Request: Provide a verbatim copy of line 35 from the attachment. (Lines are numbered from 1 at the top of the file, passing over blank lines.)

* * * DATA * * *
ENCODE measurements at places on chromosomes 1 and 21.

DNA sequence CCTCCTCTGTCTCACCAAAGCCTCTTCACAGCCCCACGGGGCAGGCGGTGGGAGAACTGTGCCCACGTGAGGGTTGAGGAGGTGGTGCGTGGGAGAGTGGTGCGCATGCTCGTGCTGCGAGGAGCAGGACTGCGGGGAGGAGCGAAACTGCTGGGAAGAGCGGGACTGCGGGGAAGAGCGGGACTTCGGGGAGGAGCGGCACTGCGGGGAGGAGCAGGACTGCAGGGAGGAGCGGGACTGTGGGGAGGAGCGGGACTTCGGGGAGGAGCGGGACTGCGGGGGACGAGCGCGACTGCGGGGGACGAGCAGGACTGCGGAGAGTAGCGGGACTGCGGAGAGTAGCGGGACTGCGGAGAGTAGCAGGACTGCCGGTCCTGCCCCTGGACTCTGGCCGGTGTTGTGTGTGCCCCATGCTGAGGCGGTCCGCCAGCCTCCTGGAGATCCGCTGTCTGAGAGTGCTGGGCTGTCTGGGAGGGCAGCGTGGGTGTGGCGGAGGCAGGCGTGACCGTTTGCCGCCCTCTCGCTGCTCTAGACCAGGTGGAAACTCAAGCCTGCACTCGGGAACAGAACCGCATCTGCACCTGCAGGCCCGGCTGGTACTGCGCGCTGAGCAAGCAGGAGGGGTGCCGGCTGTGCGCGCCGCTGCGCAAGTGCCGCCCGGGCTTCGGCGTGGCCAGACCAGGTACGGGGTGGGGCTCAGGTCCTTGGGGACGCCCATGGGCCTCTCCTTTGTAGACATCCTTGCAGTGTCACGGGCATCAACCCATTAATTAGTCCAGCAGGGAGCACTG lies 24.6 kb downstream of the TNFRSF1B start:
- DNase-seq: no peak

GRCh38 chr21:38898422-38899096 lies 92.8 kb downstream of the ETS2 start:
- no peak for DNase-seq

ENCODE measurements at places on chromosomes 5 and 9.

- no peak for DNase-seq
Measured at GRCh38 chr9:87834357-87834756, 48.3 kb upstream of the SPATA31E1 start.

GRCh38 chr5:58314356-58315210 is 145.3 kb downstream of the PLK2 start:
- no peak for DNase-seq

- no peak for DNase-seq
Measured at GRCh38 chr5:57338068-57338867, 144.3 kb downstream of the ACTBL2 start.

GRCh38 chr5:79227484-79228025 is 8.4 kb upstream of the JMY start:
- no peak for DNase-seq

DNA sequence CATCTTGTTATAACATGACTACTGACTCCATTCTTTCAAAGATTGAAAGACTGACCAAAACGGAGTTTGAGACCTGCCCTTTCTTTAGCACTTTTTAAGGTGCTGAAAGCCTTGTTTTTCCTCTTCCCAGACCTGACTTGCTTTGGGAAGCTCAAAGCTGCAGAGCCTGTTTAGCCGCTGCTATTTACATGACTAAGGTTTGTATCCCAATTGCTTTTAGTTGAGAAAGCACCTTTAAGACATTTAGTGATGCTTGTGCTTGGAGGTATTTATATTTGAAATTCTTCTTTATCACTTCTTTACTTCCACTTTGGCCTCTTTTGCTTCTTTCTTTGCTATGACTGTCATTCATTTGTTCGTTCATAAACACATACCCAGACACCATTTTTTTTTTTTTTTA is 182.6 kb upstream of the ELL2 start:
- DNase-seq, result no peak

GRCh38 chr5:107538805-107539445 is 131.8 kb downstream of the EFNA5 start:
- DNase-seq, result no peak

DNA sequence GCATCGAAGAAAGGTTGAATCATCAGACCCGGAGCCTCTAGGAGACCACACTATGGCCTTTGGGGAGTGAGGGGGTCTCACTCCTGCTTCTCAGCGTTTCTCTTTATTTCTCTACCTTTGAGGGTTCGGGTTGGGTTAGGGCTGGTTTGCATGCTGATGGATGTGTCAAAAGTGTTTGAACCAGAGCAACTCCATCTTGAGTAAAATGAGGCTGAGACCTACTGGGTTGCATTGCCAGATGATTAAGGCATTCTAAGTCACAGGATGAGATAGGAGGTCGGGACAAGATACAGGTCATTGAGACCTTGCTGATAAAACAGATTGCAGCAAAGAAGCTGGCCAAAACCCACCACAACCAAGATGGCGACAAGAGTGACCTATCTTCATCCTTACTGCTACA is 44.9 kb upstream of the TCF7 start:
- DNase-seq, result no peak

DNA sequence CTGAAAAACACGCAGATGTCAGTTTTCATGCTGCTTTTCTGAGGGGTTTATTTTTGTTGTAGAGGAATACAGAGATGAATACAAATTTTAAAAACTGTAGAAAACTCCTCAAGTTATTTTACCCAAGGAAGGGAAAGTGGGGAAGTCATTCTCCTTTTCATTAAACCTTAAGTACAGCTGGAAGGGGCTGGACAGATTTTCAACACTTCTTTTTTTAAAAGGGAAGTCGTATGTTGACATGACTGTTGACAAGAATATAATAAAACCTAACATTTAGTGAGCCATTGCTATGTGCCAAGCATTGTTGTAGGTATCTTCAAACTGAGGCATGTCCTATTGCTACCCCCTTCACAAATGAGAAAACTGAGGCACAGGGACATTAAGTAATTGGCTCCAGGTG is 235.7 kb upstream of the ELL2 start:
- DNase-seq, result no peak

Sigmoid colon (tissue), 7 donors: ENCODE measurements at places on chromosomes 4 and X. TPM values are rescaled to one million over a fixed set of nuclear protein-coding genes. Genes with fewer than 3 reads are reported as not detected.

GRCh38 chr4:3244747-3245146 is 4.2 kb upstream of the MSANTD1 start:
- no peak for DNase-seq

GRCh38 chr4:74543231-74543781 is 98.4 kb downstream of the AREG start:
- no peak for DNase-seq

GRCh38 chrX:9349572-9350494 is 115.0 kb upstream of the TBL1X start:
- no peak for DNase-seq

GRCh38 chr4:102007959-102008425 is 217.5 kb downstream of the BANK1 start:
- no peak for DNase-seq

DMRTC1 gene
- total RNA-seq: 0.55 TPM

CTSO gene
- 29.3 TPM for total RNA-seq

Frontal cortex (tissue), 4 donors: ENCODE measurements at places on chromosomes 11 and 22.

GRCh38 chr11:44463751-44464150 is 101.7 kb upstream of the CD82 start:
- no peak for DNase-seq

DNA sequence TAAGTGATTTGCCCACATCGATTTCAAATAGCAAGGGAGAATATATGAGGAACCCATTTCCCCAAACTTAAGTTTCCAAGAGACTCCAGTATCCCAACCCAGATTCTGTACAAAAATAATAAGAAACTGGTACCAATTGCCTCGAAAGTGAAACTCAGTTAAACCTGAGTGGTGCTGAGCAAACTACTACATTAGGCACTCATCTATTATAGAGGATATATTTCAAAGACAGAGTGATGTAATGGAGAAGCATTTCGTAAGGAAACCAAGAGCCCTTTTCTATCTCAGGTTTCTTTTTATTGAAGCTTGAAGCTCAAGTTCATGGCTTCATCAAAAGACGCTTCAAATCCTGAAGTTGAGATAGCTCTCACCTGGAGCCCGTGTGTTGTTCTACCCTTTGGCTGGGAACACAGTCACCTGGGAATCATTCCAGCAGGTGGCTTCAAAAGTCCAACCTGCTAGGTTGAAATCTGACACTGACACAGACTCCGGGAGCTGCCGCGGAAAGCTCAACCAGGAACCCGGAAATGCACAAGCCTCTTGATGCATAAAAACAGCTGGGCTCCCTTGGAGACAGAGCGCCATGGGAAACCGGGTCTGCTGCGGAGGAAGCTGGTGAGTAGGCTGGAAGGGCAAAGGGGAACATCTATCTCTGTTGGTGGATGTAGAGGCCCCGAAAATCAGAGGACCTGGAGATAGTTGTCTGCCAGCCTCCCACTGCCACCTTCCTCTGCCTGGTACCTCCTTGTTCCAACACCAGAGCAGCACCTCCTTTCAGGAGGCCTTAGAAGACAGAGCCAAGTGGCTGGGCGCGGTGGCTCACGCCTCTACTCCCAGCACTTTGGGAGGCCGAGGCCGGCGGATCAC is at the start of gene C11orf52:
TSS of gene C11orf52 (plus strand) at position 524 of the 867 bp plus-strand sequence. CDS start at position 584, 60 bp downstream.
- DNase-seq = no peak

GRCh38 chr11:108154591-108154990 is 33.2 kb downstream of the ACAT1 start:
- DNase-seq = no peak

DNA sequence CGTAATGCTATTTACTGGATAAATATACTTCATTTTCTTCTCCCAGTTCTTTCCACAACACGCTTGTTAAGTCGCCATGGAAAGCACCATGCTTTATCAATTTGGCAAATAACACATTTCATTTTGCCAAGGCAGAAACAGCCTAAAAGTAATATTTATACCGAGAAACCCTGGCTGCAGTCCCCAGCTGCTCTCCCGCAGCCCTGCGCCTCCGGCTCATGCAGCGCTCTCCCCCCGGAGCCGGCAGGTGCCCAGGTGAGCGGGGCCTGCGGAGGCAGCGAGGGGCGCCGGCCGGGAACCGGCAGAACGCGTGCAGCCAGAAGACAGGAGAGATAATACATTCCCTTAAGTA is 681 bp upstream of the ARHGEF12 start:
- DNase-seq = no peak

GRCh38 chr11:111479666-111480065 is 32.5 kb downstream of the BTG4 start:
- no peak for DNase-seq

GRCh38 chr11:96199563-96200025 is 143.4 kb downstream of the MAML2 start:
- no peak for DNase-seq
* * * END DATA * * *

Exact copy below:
- 29.3 TPM for total RNA-seq